The blogs also provide a threshold for memorable and thought-provoking parent–child discussions. While mealtime conversations may lag when the discussions involve questions that can be answered with one word, such as “Did you have fun at the school fair?,” the blog shows that discussions can perk up with open-ended questions such as “Tell me about the school fair.” And conversations can blossom wide when families consider the 40 questions posed in “dinner discussions” that include “If I were invisible, I would …,” “If you had a time-machine, where and when would you visit?” and “What cartoon character would you like to be and why?”
Likewise, family members can learn and appreciate new things about one another when they participate in a “Gratitude Scavenger Hunt” in which they are prompted to describe someone who makes you smile, something you can do to make others smile, one thing you love about yourself, and something that makes a nice sound.
Recently, blogs have been written to parents with advice on approaching timely and sensitive issues with their children, including “Talking with children about racial injustice,” which presents links to a number of articles written by experts on the issue. “Why are people wearing masks and covering their faces?” gives guidelines to parents and caregivers in answering related questions that children may have, and “Talking to children about COVID-19” presents excerpts from the writings of Dr. Shu–Chen “Jenny” Yen that empathize, with a children’s perspective, the way they see their neighborhood has changed with suggestions for explanations parents could provide in their discussions.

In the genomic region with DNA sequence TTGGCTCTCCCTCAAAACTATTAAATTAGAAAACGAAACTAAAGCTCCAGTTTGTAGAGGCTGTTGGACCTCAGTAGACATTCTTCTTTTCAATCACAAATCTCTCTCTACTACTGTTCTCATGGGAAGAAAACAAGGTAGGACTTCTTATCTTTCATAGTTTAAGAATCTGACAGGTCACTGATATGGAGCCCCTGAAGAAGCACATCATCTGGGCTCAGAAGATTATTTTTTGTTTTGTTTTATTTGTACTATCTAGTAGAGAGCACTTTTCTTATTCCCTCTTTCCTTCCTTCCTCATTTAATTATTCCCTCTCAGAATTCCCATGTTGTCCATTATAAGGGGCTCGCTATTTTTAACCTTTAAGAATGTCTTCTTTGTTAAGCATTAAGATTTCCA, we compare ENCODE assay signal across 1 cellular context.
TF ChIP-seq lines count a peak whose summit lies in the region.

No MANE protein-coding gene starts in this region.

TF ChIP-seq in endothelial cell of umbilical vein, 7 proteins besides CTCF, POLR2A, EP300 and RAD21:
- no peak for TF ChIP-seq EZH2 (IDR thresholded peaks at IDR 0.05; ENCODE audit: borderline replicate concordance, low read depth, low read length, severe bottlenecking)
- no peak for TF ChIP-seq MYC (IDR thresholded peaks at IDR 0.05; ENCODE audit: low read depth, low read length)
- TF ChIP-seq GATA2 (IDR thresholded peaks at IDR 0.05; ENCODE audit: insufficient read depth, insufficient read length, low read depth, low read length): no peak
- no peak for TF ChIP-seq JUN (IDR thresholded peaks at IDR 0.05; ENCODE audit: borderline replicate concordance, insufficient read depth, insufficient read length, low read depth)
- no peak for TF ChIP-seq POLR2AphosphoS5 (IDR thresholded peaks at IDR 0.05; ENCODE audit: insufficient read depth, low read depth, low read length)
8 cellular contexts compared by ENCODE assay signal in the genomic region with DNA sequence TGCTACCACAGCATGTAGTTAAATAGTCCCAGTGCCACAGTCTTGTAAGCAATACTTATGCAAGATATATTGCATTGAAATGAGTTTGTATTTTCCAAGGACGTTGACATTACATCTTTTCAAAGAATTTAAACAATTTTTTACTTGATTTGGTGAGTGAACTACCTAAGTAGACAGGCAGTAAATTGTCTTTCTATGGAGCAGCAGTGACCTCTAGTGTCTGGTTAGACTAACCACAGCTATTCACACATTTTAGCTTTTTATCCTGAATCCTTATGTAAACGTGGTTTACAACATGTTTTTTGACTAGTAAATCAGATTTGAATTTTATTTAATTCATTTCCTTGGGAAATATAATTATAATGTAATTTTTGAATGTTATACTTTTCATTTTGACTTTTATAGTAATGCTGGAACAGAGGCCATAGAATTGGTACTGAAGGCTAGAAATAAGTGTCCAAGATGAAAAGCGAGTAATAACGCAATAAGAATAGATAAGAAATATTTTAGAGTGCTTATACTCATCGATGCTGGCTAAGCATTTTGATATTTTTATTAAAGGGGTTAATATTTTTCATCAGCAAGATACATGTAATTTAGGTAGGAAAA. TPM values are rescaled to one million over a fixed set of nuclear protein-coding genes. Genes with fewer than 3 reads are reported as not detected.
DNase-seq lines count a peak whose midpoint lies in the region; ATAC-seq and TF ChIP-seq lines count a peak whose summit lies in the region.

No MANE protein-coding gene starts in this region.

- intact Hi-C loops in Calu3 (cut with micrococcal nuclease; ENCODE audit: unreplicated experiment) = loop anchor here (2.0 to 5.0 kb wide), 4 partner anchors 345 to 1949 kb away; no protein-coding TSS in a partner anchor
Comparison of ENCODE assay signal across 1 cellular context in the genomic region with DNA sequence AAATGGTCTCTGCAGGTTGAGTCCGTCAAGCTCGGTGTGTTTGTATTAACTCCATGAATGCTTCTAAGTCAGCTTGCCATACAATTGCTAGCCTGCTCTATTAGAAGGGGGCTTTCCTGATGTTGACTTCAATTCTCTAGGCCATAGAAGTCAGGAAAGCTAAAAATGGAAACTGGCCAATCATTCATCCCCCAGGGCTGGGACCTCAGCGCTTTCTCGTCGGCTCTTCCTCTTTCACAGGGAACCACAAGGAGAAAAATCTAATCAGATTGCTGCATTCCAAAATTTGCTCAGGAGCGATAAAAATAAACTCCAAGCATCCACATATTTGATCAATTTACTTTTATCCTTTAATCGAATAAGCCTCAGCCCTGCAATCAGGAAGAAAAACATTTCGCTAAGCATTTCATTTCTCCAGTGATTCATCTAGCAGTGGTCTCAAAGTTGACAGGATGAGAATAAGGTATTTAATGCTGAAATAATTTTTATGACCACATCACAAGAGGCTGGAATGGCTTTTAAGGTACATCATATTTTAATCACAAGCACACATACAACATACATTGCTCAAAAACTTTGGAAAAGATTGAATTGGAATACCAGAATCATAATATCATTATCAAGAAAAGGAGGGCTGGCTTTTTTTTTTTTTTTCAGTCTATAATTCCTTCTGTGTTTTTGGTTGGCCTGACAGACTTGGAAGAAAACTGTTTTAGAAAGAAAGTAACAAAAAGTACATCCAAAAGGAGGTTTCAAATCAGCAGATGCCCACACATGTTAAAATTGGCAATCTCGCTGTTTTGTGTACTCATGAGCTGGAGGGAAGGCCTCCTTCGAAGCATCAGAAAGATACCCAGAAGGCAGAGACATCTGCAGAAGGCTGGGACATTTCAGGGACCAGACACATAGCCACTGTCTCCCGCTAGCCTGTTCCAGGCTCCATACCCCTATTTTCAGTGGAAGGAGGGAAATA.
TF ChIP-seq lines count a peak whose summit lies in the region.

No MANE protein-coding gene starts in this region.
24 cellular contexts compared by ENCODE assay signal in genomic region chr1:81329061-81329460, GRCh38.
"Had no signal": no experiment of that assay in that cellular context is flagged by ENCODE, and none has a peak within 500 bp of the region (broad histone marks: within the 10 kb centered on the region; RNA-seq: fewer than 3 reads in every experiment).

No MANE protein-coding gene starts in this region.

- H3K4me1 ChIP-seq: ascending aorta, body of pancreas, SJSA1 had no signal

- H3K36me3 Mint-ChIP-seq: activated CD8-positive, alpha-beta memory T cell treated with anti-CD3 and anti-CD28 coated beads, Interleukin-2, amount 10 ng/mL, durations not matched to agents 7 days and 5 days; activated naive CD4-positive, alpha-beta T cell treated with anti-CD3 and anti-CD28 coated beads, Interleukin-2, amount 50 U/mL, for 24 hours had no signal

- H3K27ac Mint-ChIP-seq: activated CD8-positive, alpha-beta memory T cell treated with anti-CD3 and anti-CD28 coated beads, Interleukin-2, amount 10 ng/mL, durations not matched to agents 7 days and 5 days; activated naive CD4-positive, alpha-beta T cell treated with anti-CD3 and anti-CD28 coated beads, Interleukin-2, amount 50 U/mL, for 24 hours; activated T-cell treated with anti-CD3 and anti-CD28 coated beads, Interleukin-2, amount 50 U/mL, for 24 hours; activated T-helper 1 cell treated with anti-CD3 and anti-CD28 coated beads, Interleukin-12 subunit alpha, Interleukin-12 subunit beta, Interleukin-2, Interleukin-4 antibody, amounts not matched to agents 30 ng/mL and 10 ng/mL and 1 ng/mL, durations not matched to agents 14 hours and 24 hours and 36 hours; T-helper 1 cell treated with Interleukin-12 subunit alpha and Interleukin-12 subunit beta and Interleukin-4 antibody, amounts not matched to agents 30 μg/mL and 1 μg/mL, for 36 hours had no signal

In recognition that parents are going through stressful times, the blogs also include an empathetic touch of humor with “pandemic parenting—when truth is stranger than fiction,” written by HR Director Whitney Fogg, from the perspective of “a working-from-home-while-homeschooling, social-distancing, short-order cooking, mask-making, not-toilet-paper-hoarding, pandemic-surviving mom.” The lighthearted blog also includes different resources and tips for parents in home-bound families.
That optimistic spirit continues with a blog about the museum’s Fredericksburg branch, which was recently closed due to budgetary restraints. The folks at the Children’s Museum hope families in the area will be able to make the drive to its Richmond-area locations when they reopen, and, as a tribute to our local branch, they created a blog, “Celebrating Fredericksburg,” that features photos of their dinosaur mascot Seymour at favorite sites in the ’Burg.
Visit childrensmuseumofrichmond.org for more details and learning opportunities.